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J Pediatr. 2002 Sep;141(3):410-4.

Dose response of PEG 3350 for the treatment of childhood fecal impaction.

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Division of Pediatric Gastroenterology, University of Pittsburgh School of Medicine and Children's Hospital of Pittsburgh, Pennsylvania, USA.



To investigate the efficacy and safety of polyethylene glycol (PEG) 3350 in the treatment of childhood fecal impaction.


This was a prospective, double-blind, parallel, randomized study of 4 doses of PEG 3350; 0.25 g/kg per day, 0.5 g/kg per day, 1 g/kg per day, 1.5 g/kg per day, given for 3 days in children with constipation for >3 months and evidence of fecal impaction.


Forty patients completed the study (27 boys, median age 7.5, range 3.3-13.1 years). Disimpaction occurred in 75% of children, with a significant difference between the two higher doses and the lower doses (95% vs 55%, P <.005). All groups had an increased number of bowel movements during the 5-day study versus baseline, respectively: 6.5 versus 1.1 (P <.005), 8.0 versus 1.3 (P <.005), 10.9 versus 1.7 (P <.005), and 12.3 versus 1.4 (P <.005). Adverse effects included nausea (5%), vomiting (5%), bloating (18%), cramping (5%), and diarrhea (13%). Diarrhea and bloating were more prevalent (P <.02) in the higher-dose than in the lower-dose group. No clinically significant changes in electrolytes were noted.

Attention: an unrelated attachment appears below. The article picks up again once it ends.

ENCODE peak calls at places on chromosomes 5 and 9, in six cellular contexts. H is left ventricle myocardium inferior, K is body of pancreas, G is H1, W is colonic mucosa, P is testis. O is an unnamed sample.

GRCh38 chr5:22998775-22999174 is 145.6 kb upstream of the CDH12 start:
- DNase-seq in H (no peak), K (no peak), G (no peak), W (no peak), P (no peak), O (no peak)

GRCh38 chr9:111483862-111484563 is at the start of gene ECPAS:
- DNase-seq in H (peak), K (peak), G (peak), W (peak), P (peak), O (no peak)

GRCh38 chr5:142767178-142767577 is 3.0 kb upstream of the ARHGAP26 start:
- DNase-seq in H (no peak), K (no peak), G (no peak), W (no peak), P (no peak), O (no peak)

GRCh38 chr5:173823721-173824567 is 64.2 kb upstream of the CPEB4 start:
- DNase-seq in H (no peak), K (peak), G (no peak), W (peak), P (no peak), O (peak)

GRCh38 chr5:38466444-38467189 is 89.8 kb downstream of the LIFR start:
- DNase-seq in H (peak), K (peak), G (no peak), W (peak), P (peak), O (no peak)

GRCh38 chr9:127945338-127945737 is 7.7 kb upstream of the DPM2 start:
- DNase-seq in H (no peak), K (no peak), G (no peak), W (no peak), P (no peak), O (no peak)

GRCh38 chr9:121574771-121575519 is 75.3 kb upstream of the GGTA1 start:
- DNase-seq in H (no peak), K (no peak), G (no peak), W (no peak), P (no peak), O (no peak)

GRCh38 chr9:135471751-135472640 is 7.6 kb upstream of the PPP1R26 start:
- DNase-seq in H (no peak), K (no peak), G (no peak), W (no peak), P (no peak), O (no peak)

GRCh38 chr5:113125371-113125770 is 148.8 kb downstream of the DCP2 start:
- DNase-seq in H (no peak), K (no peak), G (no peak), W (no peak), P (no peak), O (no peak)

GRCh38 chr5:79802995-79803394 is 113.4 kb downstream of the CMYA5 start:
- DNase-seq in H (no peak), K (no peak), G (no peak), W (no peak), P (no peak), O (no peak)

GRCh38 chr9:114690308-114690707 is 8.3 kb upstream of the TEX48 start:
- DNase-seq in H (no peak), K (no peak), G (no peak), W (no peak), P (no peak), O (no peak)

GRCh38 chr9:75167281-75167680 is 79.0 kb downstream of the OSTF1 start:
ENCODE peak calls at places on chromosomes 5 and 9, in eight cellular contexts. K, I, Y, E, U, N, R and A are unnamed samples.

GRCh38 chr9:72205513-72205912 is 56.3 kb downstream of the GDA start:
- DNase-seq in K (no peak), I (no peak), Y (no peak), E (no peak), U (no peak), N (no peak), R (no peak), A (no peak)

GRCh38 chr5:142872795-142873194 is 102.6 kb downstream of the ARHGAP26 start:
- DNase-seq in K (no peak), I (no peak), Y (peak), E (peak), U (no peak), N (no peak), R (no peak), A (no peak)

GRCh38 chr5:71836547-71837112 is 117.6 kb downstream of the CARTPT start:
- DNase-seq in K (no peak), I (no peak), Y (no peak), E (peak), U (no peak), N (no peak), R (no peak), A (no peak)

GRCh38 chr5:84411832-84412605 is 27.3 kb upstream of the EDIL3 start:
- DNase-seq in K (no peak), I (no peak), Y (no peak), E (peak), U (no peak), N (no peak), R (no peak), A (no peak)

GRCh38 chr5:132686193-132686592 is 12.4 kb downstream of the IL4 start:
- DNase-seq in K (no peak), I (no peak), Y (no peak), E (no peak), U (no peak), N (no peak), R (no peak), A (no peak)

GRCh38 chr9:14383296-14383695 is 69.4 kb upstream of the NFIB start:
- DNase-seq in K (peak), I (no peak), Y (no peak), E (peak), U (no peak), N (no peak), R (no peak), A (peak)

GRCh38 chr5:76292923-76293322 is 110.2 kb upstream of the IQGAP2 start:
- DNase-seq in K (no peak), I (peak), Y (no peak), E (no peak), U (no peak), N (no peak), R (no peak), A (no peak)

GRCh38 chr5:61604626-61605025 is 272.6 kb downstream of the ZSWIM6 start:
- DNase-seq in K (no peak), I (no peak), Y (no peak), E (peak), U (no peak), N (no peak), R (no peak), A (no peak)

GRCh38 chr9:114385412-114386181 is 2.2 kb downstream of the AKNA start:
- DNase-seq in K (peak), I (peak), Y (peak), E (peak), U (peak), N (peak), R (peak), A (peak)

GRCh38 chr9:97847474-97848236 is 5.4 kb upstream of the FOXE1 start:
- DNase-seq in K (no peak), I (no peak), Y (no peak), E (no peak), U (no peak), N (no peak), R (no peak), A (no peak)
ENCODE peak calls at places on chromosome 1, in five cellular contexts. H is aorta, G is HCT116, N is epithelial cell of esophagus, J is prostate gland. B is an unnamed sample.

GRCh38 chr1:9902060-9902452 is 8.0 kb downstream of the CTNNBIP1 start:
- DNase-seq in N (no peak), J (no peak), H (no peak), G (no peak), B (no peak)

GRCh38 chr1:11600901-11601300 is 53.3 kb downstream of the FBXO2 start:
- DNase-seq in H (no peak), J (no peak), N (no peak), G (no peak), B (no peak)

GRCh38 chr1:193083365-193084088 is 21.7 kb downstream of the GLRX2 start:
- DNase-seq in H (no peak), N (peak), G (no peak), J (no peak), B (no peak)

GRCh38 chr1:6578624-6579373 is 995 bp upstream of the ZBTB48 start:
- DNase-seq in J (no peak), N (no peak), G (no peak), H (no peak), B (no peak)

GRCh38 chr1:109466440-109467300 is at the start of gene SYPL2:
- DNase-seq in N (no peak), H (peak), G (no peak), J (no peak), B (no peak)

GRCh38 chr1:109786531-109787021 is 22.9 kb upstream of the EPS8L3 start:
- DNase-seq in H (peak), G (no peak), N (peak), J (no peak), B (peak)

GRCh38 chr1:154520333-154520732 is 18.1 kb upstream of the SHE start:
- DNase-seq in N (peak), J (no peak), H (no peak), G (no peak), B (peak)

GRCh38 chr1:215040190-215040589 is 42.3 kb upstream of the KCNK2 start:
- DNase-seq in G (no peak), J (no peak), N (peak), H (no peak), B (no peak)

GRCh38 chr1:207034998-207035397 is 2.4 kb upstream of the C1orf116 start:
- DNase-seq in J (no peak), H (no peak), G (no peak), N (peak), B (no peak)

The 3-day administration of PEG 3350 is safe and effective in the treatment of childhood fecal impaction at doses of 1 and 1.5 g/kg per day.

[Indexed for MEDLINE]

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